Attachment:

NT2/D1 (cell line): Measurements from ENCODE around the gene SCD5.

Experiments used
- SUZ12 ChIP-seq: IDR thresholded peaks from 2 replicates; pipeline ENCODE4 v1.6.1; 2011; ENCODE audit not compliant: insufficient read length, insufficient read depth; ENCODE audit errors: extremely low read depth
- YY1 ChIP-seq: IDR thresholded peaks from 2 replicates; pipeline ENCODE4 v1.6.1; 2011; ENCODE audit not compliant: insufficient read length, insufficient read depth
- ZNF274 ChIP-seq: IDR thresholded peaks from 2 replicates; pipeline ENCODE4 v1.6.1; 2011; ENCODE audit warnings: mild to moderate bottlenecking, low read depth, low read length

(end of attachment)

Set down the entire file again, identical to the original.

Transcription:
NT2/D1 (cell line): Measurements from ENCODE around the gene SCD5.

Experiments used
- SUZ12 ChIP-seq: IDR thresholded peaks from 2 replicates; pipeline ENCODE4 v1.6.1; 2011; ENCODE audit not compliant: insufficient read length, insufficient read depth; ENCODE audit errors: extremely low read depth
- YY1 ChIP-seq: IDR thresholded peaks from 2 replicates; pipeline ENCODE4 v1.6.1; 2011; ENCODE audit not compliant: insufficient read length, insufficient read depth
- ZNF274 ChIP-seq: IDR thresholded peaks from 2 replicates; pipeline ENCODE4 v1.6.1; 2011; ENCODE audit warnings: mild to moderate bottlenecking, low read depth, low read length